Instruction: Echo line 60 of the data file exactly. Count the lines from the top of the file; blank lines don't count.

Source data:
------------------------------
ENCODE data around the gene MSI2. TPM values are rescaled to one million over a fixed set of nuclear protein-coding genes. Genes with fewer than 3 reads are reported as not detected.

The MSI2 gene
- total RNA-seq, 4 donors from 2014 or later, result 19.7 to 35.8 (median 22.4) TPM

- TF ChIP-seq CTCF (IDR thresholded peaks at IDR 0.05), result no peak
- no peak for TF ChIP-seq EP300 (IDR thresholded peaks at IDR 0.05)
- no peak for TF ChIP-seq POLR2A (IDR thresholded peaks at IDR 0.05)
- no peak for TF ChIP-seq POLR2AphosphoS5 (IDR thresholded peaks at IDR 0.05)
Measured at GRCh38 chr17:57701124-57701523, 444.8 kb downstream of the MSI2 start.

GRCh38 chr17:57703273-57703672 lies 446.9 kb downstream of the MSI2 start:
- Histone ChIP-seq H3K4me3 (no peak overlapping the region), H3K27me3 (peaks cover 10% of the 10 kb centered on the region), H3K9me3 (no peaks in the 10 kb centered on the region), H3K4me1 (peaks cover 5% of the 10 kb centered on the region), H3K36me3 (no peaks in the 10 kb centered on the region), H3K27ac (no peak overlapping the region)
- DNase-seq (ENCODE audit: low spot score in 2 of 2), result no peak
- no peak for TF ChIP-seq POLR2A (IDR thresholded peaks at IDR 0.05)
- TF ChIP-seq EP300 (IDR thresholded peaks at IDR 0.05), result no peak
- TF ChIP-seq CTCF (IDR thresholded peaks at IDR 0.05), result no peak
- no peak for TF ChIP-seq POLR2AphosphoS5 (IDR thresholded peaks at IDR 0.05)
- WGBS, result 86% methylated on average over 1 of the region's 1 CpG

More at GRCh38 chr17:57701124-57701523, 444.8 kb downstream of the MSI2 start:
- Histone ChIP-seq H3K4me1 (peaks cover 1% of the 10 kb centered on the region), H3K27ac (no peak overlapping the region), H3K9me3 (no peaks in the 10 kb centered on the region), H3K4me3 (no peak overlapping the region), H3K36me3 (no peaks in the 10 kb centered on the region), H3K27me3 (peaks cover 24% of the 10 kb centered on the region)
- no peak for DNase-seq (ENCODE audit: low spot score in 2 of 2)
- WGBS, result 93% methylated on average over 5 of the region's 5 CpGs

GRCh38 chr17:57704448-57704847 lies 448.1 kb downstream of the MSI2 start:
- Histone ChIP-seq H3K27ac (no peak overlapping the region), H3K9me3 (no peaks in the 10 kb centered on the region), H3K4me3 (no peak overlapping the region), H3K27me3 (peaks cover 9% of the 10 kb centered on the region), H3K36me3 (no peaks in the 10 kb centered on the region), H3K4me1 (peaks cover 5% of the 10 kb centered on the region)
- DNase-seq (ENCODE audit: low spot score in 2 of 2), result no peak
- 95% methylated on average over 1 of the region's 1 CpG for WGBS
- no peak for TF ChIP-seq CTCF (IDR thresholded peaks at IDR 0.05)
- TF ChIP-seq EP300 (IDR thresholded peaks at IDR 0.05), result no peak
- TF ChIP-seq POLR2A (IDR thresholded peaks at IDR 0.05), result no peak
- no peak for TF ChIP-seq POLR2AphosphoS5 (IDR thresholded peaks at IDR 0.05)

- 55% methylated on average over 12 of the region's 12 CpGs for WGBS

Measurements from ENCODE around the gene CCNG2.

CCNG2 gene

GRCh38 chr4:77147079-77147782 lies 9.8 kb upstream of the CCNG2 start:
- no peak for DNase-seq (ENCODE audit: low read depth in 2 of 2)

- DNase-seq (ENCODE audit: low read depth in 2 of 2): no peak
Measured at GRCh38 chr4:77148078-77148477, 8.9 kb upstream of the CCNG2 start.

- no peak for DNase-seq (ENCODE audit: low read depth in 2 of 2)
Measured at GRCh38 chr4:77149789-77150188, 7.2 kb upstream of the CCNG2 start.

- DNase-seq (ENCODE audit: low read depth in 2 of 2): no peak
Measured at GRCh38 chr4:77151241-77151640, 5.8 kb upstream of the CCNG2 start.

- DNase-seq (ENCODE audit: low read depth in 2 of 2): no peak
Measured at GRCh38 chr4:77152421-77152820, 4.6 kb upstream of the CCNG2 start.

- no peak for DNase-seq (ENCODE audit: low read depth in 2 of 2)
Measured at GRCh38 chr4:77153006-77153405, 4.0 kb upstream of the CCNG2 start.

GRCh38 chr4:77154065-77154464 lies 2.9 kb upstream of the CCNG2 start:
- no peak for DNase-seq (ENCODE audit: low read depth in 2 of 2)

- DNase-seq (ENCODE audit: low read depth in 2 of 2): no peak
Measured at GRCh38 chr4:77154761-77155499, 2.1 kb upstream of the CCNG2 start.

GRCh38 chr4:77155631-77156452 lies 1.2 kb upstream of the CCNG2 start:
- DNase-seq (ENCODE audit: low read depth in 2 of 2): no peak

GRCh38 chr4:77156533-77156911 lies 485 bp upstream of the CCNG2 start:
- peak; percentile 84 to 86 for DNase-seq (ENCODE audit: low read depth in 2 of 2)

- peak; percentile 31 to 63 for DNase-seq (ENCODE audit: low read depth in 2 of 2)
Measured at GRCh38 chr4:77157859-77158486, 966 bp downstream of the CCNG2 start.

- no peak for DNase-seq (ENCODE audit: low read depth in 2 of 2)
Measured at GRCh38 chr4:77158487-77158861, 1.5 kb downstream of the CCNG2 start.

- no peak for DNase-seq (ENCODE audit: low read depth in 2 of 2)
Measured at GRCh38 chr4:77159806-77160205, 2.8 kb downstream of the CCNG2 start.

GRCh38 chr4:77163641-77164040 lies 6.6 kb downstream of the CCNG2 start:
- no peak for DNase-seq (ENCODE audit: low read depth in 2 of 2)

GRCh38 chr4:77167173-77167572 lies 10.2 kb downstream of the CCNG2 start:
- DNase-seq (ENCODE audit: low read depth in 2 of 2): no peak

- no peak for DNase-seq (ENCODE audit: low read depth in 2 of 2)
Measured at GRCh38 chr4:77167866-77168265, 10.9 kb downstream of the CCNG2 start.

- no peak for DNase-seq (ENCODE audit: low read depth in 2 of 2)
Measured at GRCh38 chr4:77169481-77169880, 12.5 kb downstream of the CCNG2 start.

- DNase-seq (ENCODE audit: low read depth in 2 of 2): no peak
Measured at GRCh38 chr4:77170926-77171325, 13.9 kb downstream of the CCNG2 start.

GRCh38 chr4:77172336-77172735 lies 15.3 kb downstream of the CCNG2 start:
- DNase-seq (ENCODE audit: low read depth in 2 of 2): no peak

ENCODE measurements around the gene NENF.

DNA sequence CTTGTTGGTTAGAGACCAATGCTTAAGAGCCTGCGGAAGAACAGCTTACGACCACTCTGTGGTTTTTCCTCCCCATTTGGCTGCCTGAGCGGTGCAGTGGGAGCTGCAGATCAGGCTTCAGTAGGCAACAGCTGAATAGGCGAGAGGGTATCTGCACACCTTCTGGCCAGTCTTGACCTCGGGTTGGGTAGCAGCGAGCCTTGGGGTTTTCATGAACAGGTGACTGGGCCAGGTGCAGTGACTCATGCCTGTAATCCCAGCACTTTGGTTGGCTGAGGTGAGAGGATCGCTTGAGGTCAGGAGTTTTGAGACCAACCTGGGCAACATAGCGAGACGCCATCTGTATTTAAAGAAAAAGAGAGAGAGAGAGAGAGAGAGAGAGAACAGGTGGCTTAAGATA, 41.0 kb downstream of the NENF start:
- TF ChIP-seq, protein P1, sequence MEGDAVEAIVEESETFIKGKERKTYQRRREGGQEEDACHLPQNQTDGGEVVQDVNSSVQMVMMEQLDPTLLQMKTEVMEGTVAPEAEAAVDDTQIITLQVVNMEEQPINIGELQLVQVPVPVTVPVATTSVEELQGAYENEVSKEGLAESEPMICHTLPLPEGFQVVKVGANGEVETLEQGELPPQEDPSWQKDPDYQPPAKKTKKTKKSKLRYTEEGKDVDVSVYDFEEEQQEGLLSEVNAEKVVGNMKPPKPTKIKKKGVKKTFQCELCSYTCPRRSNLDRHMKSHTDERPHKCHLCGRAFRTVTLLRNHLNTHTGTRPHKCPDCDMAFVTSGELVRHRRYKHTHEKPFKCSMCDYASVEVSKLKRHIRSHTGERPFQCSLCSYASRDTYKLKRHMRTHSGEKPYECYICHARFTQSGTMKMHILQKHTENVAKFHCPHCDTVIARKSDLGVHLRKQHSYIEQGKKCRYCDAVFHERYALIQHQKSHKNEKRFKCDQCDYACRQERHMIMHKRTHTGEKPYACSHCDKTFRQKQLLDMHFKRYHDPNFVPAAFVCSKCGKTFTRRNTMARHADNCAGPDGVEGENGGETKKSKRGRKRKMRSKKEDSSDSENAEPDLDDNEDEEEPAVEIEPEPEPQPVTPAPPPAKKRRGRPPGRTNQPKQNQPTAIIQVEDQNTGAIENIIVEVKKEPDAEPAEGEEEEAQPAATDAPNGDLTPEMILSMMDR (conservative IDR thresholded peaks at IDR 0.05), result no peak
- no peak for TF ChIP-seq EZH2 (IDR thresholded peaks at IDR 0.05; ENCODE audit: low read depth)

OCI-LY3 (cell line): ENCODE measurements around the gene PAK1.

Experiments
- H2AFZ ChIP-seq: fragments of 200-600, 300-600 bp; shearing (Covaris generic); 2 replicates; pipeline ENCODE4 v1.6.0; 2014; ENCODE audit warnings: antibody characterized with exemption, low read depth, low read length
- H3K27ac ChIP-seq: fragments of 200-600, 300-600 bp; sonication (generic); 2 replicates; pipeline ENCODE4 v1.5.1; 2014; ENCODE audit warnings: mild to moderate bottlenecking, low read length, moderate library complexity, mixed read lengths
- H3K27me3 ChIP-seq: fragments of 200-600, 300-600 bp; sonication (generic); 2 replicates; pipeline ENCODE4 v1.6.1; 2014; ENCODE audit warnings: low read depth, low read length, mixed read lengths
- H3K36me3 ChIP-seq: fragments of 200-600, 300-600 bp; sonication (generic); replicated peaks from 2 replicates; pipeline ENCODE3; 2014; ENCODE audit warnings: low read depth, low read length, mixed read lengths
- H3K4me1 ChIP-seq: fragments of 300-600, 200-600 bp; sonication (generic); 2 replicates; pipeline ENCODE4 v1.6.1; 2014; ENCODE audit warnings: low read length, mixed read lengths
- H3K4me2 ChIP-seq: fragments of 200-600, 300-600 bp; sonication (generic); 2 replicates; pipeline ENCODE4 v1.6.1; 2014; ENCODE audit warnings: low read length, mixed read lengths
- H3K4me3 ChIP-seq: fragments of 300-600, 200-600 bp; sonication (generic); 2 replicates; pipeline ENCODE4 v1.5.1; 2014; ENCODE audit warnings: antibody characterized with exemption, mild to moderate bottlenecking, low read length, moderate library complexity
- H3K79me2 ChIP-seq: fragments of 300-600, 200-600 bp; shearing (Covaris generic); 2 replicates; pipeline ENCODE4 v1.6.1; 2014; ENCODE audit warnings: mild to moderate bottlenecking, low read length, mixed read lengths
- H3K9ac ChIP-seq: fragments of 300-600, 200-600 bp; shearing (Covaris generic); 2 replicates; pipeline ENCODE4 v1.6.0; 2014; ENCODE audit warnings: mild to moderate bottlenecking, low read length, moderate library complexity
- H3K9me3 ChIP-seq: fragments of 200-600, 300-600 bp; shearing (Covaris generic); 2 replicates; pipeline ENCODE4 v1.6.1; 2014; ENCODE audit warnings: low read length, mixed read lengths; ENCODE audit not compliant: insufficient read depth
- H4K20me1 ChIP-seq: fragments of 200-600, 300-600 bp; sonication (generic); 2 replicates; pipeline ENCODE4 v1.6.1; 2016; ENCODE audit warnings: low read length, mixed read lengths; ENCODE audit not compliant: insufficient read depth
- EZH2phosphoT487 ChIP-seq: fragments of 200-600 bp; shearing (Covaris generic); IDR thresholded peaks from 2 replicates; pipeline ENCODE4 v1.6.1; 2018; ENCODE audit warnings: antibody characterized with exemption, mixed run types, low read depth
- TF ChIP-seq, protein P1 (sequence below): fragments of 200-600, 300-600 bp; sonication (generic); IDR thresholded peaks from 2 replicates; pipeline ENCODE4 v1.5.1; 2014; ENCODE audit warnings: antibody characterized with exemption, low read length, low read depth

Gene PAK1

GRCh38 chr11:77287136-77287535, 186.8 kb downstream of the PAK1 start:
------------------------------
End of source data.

GRCh38 chr4:77167173-77167572 lies 10.2 kb downstream of the CCNG2 start: